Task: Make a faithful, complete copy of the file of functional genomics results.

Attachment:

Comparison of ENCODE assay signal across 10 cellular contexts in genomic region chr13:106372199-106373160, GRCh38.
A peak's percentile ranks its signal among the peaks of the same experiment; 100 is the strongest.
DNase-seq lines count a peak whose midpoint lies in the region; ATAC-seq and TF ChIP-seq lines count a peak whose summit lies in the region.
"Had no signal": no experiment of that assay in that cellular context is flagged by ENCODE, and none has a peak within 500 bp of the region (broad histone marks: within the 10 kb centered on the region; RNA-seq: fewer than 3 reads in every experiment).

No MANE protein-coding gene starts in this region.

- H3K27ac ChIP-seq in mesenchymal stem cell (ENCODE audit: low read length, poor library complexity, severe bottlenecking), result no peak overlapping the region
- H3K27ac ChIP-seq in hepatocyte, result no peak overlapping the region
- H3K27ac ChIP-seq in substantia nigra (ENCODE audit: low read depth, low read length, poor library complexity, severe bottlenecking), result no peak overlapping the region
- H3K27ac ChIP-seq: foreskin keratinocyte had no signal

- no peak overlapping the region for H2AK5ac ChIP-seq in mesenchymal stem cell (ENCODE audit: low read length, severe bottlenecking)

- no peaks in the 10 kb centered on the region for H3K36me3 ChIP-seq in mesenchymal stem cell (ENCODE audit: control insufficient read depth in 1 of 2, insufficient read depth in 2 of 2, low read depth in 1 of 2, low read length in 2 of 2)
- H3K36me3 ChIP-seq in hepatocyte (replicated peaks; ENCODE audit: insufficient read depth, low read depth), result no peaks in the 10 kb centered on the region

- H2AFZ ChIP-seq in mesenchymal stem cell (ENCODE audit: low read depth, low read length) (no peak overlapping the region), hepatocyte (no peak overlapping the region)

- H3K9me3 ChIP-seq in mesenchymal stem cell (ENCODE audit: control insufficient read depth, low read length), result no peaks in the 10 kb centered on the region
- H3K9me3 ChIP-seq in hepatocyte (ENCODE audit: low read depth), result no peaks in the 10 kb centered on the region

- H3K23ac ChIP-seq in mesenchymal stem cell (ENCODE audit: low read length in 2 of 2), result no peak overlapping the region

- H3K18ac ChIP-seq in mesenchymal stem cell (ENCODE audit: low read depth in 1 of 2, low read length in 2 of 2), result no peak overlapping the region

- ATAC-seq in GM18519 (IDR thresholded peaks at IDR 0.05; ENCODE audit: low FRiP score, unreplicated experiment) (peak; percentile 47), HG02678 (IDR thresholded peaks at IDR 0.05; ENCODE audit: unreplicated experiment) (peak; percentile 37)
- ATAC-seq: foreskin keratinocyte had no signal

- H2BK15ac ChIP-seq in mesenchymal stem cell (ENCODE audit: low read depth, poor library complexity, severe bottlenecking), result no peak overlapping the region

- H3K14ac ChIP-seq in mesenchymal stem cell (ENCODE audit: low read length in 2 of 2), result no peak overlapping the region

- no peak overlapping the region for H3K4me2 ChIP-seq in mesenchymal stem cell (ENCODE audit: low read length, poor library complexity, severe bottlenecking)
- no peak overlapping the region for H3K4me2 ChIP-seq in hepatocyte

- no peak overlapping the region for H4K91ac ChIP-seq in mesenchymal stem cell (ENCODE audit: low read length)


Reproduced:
Comparison of ENCODE assay signal across 10 cellular contexts in genomic region chr13:106372199-106373160, GRCh38.
A peak's percentile ranks its signal among the peaks of the same experiment; 100 is the strongest.
DNase-seq lines count a peak whose midpoint lies in the region; ATAC-seq and TF ChIP-seq lines count a peak whose summit lies in the region.
"Had no signal": no experiment of that assay in that cellular context is flagged by ENCODE, and none has a peak within 500 bp of the region (broad histone marks: within the 10 kb centered on the region; RNA-seq: fewer than 3 reads in every experiment).

No MANE protein-coding gene starts in this region.

- H3K27ac ChIP-seq in mesenchymal stem cell (ENCODE audit: low read length, poor library complexity, severe bottlenecking), result no peak overlapping the region
- H3K27ac ChIP-seq in hepatocyte, result no peak overlapping the region
- H3K27ac ChIP-seq in substantia nigra (ENCODE audit: low read depth, low read length, poor library complexity, severe bottlenecking), result no peak overlapping the region
- H3K27ac ChIP-seq: foreskin keratinocyte had no signal

- no peak overlapping the region for H2AK5ac ChIP-seq in mesenchymal stem cell (ENCODE audit: low read length, severe bottlenecking)

- no peaks in the 10 kb centered on the region for H3K36me3 ChIP-seq in mesenchymal stem cell (ENCODE audit: control insufficient read depth in 1 of 2, insufficient read depth in 2 of 2, low read depth in 1 of 2, low read length in 2 of 2)
- H3K36me3 ChIP-seq in hepatocyte (replicated peaks; ENCODE audit: insufficient read depth, low read depth), result no peaks in the 10 kb centered on the region

- H2AFZ ChIP-seq in mesenchymal stem cell (ENCODE audit: low read depth, low read length) (no peak overlapping the region), hepatocyte (no peak overlapping the region)

- H3K9me3 ChIP-seq in mesenchymal stem cell (ENCODE audit: control insufficient read depth, low read length), result no peaks in the 10 kb centered on the region
- H3K9me3 ChIP-seq in hepatocyte (ENCODE audit: low read depth), result no peaks in the 10 kb centered on the region

- H3K23ac ChIP-seq in mesenchymal stem cell (ENCODE audit: low read length in 2 of 2), result no peak overlapping the region

- H3K18ac ChIP-seq in mesenchymal stem cell (ENCODE audit: low read depth in 1 of 2, low read length in 2 of 2), result no peak overlapping the region

- ATAC-seq in GM18519 (IDR thresholded peaks at IDR 0.05; ENCODE audit: low FRiP score, unreplicated experiment) (peak; percentile 47), HG02678 (IDR thresholded peaks at IDR 0.05; ENCODE audit: unreplicated experiment) (peak; percentile 37)
- ATAC-seq: foreskin keratinocyte had no signal

- H2BK15ac ChIP-seq in mesenchymal stem cell (ENCODE audit: low read depth, poor library complexity, severe bottlenecking), result no peak overlapping the region

- H3K14ac ChIP-seq in mesenchymal stem cell (ENCODE audit: low read length in 2 of 2), result no peak overlapping the region

- no peak overlapping the region for H3K4me2 ChIP-seq in mesenchymal stem cell (ENCODE audit: low read length, poor library complexity, severe bottlenecking)
- no peak overlapping the region for H3K4me2 ChIP-seq in hepatocyte

- no peak overlapping the region for H4K91ac ChIP-seq in mesenchymal stem cell (ENCODE audit: low read length)